For my diploma work, I should design a hydrogen cyanide (HCN) producing reactor.

I found that for the BMA process, overall

$$\ce{CH4 + NH3 -> HCN + 3 H2 \quad{} \Delta{}H_r = \pu{251 kJ / mol} }$$ Also, there is side reaction of ammonia decomposition.

the decomposition of ammonia is the rate-limiting step. So I should consider it to find the reactor volume. Besides Langmuir - Hinshelwood model, I also found power law rate to calculate the parameter manually. The expression is like this:

r = 2.27 * 10^23* exp (-21000/RT)*P(NH3)

Previously, I have used plug-flow design (PFR) equation which integrates dx/-r, where r is expressed in terms of x - concentration.

However, I do not know how to work with the previous equation, how to relate with conversion. And I am not sure about how to get the design parameter from it. My question is how this kind of power law rate expressions with pressure instead of concentration should be used in design equations?

Any contribution is highly appreciated. Thanks in advance

  • $\begingroup$ What are the units of $r$ and of $\pu{2.27 10^{23}}$. Is $21000$ in Joules ? $\pu{10^{23}}$ is an extremely high number. Is it expressed in molecules per second and $\pu{m^3}$ ? $\endgroup$
    – Maurice
    Feb 15 at 17:31

1 Answer 1


I will lead you to the general equation. We can relate the partial pressure of a species with conversion by using a simple stoichiometric table.

The reaction is

$$ \ce{NH3(g) + CH4(g) -> HCN(g) + 3H2(g)} $$ $$ \ce{A(g) + B(g) -> C(g) + 3D(g)} \tag{R} $$ where we defined for convenience new letters for all the species. We concentrate on $\ce{A}$.

1. Mole balance

For a PFR the volume needed to achieve a conversion $X_\ce{A}$ is \begin{equation} V = \int_0^{X_\mathrm{A}} \frac{F_\mathrm{A0} \; \mathrm{d}X_\ce{A}} {-r_\ce{A}(X_\ce{A})} \tag{1} \end{equation} where $F_\mathrm{A0}$ is the inlet molar flow rate of species $\ce{A}$ in $\pu{mol s^-1}$

2. Rate law

We have a power law in the form of $$ -r_\ce{A} = kp_\ce{A} \tag{2} $$

3. Stoichiometry

We set up a stoichiometric table for reaction $\ce{R}$ in terms of the molar flows. For a general species $j$ in a reaction where $\ce{A}$ is the limiting reagent, the molar flow rate of species $j$ is $$ F_{j} = F_\mathrm{A0} (\Theta_j + \nu_j X_\ce{A}) \tag{3} $$ where $\Theta_j = F_{j0}/F_\mathrm{A0}$ is the molar relation of species $j$ with respect to $\ce{A}$ at the entrance of the reactor, and $\nu_j$ is the stoichiometric coefficient of species $j$.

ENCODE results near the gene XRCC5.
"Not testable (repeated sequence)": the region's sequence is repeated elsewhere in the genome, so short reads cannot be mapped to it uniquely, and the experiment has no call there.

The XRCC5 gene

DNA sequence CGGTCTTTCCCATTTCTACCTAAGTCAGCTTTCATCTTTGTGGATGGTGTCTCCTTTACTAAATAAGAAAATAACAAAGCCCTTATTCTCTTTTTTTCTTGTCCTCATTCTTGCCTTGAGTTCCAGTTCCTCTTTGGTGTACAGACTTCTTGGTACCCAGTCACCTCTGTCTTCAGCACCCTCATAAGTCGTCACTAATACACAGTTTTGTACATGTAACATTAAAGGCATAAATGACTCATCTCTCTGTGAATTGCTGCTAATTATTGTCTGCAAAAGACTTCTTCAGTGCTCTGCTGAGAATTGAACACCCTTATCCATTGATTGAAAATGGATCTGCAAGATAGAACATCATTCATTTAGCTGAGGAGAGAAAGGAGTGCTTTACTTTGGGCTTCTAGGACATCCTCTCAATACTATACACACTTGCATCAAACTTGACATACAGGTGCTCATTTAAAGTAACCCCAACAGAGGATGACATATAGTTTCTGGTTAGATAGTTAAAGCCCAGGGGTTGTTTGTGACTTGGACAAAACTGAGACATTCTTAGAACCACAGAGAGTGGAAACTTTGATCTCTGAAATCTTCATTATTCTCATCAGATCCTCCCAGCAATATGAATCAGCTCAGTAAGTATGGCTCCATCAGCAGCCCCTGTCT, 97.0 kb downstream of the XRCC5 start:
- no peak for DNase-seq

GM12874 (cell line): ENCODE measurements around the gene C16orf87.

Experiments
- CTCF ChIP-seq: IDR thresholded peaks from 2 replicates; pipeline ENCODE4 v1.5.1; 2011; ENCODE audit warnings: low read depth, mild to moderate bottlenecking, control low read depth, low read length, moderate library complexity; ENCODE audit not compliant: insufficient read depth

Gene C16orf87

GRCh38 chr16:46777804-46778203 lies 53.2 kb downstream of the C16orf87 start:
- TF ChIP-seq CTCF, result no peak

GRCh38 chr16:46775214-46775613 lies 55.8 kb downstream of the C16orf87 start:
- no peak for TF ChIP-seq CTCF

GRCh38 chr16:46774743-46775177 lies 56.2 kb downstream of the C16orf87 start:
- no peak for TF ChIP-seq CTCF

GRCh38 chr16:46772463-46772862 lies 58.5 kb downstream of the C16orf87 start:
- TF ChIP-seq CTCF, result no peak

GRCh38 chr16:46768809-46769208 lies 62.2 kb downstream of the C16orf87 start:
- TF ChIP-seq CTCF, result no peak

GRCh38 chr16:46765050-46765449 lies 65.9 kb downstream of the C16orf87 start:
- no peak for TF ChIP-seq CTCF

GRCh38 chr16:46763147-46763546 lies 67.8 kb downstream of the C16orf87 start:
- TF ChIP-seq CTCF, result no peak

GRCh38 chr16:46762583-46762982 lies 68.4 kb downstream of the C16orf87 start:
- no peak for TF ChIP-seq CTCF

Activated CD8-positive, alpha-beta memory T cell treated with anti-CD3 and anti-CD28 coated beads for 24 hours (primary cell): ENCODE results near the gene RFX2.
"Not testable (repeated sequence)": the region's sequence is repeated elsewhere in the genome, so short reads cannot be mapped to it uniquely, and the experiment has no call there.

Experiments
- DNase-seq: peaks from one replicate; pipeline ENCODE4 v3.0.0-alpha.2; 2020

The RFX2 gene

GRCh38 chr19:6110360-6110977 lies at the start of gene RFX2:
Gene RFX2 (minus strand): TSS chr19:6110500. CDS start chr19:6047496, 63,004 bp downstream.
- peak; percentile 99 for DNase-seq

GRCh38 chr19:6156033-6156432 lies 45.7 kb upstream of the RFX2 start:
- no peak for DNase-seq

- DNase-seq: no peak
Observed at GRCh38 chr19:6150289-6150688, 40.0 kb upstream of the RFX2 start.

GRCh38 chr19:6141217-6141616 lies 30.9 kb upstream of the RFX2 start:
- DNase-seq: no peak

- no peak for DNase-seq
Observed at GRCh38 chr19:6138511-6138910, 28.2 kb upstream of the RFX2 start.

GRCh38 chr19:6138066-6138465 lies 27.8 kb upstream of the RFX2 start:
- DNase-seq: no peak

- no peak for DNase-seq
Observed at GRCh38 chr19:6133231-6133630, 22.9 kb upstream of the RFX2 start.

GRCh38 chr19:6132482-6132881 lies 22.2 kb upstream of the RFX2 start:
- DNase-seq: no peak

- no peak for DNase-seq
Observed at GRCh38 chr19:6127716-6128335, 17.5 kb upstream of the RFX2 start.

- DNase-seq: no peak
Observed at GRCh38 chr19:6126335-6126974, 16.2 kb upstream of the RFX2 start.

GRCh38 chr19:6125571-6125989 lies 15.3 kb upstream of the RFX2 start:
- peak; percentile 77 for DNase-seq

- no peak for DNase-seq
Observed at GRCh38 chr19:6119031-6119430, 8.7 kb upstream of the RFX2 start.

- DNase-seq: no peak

For the reaction to take place, we need the presence of $\ce{A}$ and $\ce{B}$. Considering that there are no products at the reactor inlet, application of Eq. (3) to reaction $\ce{R}$ gives \begin{align} F_\ce{A} &= F_\mathrm{A0}(1 - X_\ce{A}) \tag{4} \\ F_\ce{B} &= F_\mathrm{A0}(\Theta_\ce{B} - X_\ce{A}) \tag{5} \\ F_\ce{C} &= F_\mathrm{A0} X_\ce{A} \tag{6} \\ F_\ce{D} &= 3F_\mathrm{A0} X_\ce{A} \tag{7} \\ \end{align} where the total molar flow rate is \begin{align} F_\ce{T} &= \sum_j F_j \\ F_\ce{T} &= F_\mathrm{A0}(1 - X_\ce{A}) + F_\mathrm{A0}(\Theta_\ce{B} - X_\ce{A}) + F_\mathrm{A0} X_\ce{A} + 3F_\mathrm{A0} X_\ce{A} \\ F_\ce{T} &= F_\mathrm{A0}(1 - X_\ce{A} + \Theta_\ce{B} - X_\ce{A} + X_\ce{A} + 3X_\ce{A}) \\ F_\ce{T} &= F_\mathrm{A0}(1 + \Theta_\ce{B} + 2X_\ce{A}) \tag{9} \\ \end{align}

Remembering that the partial pressure of species $j$ is given by $$ p_j = y_j p = \frac{F_j}{F_\ce{T}}p \tag{10}$$ we combine Eqs. (4), (9), and (10) so that \begin{align} \require{cancel} p_\ce{A} &= \frac{\cancel{F_\mathrm{A0}}(1 - X_\ce{A})} {\cancel{F_\mathrm{A0}}(1 + \Theta_\ce{B} + 2X_\ce{A})}p \\ p_\ce{A} &= \left(\frac{1 - X_\ce{A}}{1 + \Theta_B + 2X_\ce{A}}\right)p \tag{11} \end{align}

4. Design equation

Combining Eqs. (1), (2), and (11) gives the final result \begin{equation} \boxed{V = \int_0^{X_\mathrm{A}} \frac{F_\mathrm{A0} \; \mathrm{d}X_\ce{A}} {k\left(\dfrac{1 - X_\ce{A}}{1 + \Theta_\ce{B} + 2X_\ce{A}}\right)p}} \tag{12} \end{equation}


An excellent explanation for stoichiometry for liquid-phase and gas-phase reactive systems can be read at Chapter 3 of:

  • Elements of Chemical Reaction Engineering, H. S. Fogler, 5th ed., Prentice Hall (2016).

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